National Weather Service Rapid City SD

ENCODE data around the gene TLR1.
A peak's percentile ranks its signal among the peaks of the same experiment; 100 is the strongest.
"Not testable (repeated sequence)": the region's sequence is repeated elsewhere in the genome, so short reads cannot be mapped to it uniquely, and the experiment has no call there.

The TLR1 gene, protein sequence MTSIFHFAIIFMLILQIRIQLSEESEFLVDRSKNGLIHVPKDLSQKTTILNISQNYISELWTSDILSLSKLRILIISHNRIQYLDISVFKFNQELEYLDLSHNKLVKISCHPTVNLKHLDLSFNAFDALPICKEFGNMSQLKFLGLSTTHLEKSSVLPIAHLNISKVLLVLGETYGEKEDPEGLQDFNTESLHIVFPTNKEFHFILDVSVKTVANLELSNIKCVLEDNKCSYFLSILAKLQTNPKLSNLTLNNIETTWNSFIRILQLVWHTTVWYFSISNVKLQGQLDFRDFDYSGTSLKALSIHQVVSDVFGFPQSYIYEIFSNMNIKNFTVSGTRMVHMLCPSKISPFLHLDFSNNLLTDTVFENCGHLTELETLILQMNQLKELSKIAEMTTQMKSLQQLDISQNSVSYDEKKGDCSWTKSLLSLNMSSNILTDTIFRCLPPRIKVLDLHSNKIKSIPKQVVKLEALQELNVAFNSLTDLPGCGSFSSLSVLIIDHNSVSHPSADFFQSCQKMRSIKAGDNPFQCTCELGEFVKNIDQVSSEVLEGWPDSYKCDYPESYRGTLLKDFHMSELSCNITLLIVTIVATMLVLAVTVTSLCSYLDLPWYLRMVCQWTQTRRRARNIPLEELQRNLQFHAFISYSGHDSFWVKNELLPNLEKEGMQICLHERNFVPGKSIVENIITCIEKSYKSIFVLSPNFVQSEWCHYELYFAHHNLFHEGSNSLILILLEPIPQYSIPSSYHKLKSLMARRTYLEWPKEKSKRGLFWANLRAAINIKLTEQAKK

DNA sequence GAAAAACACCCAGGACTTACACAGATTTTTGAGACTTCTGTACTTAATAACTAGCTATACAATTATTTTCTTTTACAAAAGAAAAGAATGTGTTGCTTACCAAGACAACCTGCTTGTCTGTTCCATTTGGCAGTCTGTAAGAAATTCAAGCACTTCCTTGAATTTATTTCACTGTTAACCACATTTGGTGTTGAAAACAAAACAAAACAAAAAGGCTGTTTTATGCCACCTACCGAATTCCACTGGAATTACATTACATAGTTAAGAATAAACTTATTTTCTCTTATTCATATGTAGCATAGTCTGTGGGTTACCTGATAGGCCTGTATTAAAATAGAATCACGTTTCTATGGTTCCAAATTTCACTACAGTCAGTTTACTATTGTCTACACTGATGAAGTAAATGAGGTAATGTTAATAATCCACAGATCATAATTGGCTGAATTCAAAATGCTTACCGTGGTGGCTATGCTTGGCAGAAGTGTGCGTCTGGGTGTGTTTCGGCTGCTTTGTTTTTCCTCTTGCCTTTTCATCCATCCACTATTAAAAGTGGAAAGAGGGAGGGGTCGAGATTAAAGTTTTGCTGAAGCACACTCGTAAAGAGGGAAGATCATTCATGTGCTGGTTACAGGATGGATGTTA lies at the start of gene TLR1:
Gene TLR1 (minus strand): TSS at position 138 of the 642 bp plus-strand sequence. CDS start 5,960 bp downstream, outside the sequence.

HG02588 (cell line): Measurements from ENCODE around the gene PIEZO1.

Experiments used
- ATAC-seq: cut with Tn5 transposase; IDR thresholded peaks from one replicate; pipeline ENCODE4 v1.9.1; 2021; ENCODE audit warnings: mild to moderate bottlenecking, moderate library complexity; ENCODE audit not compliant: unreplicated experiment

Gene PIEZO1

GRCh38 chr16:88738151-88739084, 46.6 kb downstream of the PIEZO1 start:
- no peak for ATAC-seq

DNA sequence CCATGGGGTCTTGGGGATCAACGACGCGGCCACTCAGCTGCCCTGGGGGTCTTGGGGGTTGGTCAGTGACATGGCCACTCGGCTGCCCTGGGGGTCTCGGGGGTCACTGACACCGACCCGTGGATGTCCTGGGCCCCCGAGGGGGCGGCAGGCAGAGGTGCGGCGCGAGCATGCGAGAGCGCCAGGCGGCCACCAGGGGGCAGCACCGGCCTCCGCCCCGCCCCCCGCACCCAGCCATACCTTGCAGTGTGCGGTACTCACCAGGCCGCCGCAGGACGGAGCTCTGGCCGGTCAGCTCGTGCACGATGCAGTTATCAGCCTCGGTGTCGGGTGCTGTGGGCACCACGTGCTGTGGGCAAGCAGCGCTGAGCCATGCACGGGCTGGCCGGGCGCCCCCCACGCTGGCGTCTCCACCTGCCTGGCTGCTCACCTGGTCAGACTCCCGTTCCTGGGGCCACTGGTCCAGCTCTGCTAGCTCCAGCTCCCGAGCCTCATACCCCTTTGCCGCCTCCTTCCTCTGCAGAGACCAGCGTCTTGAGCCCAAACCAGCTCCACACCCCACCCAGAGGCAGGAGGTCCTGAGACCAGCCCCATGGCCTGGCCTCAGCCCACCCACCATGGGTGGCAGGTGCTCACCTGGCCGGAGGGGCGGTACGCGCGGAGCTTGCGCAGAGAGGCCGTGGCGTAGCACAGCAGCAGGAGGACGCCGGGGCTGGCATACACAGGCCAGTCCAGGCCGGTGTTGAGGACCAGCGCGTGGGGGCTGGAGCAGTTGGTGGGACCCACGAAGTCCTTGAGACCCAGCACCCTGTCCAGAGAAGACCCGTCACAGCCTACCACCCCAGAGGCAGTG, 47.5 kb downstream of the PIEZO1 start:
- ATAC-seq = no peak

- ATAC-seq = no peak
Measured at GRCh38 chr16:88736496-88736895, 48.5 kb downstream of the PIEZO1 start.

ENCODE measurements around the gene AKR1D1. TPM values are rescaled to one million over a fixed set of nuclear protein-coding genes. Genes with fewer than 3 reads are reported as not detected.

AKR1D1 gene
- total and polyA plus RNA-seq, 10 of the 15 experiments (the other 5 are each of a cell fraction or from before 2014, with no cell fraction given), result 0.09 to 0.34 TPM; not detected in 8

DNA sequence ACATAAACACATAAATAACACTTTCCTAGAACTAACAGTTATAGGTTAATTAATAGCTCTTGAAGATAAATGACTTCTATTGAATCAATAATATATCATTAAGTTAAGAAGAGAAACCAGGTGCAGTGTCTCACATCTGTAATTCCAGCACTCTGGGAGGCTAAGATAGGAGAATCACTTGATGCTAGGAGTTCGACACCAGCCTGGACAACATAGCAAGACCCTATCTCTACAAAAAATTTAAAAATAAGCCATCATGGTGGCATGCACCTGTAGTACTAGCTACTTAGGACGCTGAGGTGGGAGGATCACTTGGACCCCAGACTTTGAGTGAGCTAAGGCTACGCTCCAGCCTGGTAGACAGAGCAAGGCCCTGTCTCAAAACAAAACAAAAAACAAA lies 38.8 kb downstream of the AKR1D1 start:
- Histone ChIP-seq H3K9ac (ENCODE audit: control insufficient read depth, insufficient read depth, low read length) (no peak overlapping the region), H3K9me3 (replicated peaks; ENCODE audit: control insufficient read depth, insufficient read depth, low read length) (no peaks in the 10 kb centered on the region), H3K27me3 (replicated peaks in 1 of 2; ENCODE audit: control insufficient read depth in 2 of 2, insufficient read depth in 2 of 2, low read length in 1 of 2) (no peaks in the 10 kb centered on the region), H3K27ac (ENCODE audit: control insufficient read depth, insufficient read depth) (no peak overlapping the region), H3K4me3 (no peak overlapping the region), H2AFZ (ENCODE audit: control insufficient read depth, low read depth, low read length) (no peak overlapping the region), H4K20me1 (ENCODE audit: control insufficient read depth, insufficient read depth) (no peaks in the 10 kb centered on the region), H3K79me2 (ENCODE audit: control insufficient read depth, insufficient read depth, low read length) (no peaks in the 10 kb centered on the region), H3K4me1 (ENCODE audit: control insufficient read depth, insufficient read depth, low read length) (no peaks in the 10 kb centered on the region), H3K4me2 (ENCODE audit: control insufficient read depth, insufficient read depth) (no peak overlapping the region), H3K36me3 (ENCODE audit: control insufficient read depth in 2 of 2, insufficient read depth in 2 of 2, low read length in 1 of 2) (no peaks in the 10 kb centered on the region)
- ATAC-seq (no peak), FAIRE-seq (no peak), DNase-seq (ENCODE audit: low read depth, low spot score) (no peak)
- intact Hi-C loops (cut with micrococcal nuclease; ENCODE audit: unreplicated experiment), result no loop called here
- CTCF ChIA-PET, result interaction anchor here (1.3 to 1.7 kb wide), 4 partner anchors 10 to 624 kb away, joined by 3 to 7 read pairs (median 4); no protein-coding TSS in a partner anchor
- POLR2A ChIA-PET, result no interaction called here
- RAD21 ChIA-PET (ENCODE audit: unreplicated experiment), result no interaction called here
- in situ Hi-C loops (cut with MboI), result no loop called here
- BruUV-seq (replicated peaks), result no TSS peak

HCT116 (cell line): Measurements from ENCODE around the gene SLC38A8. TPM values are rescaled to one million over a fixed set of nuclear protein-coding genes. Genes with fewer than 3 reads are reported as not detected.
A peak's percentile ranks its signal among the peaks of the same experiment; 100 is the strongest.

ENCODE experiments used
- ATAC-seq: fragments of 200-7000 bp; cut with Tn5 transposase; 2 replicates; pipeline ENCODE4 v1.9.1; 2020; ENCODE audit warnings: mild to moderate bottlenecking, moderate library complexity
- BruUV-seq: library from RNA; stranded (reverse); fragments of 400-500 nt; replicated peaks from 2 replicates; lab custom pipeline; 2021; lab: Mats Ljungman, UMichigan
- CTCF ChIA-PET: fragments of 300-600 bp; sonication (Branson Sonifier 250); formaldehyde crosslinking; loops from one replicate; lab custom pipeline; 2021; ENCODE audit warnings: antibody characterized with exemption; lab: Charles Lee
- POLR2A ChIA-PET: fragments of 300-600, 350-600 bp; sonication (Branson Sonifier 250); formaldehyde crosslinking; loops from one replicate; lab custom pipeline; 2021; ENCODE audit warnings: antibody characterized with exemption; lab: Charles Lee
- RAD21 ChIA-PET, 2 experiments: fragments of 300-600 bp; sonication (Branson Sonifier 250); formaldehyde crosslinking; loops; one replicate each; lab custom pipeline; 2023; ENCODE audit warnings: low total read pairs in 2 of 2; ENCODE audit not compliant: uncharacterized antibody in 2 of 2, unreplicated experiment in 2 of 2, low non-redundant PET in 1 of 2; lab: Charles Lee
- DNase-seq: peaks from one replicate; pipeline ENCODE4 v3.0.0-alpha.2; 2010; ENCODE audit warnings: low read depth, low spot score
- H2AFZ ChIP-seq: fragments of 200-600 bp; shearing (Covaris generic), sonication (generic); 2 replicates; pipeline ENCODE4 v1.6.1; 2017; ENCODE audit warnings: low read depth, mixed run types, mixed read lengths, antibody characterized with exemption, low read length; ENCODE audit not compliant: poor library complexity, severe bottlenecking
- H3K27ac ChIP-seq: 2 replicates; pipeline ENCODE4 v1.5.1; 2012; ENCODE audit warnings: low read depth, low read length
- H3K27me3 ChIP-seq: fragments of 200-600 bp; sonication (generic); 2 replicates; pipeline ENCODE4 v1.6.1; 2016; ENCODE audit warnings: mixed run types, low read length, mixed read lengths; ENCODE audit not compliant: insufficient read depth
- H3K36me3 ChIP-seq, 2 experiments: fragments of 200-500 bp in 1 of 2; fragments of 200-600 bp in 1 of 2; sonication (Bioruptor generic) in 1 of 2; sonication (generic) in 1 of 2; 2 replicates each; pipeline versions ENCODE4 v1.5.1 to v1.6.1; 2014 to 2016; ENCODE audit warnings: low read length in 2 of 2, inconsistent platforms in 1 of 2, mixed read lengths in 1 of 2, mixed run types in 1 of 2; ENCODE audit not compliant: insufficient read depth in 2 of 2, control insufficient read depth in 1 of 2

424 PM MST Tue Jan 10 2023 .DISCUSSION...(This Evening Through Tuesday) Issued at 203 PM MST Tue Jan 10 2023 20z surface analysis had lee trough from central MT into southeast MT. Back door cold front from central ND into northeast NE. Water vapour depicted weak shortwave over western SD with weakening weak radar returns over the CWA, hardly reaching the ground most locations. Energy spinning into the west coast main forecast concern in the near term. - Compact shortwave will bring band of snow to the far southwest overnight into Wednesday - Upper ridge brings unseasonably warm weather end of the week Tonight/Wednesday, shortwave over central CA will race into eastern CO/southeast WY. Compact surface low develops over central WY with tight low level baroclinic zone just northeast of it from northeast WY into southwest SD. Weak surface high building into the Dakotas will further tighten thermal gradient tomorrow as low clouds/fog slip southwest onto the western SD plains. Moderate frontogenetic forcing ahead of surface low supports a band of moderate snow over far southwest southern Campbell County with lighter amounts stretching into the southern Black Hills. 12z ECMWF EFI paints potential as well as 12z SPC HREF/latest HRRR runs. Should see at least 2-5" of snow late tonight/Wednesday morning over southwest southern Campbell County with 1-2" stretching southeast into far southwest Fall River County. Banded nature of snow will create strong accumulation gradients, so later trends will need to be closely watched. Temperatures will be near guidance. Thursday, seasonally cool. Friday/Saturday, upper/thermal ridge forecast by all guidance with 60-80th percentile forecast highs. This translates to widespread 40s/50s with a few 60F readings on the lee side of the Black Hills possible. Pseudo-split upper flow then develops Sunday into next week with some pops here and there as well as slightly above normal temperatures per ensemble trends. && .AVIATION...(For the 00Z TAFS Through 00Z Wednesday Evening) Issued At 422 PM MST Tue Jan 10 2023 Mostly VFR conditions are expected at the TAF period. Some light precipitation may be possible this afternoon for parts of northeast Wyoming and far western SD. Some fog will begin pushing into northwestern SD overnight and may bring MVFR/IFR conditions in any area with fog. Light snow will push into NE WY and far SW SD after 08z tonight, although snow/visibility impacts should remain south of KGCC/KRAP. && .UNR WATCHES/WARNINGS/ADVISORIES... SD...None. WY...Winter Weather Advisory from 11 PM this evening to noon MST Wednesday for WYZ055. && $$ DISCUSSION...Helgeson AVIATION...Eagan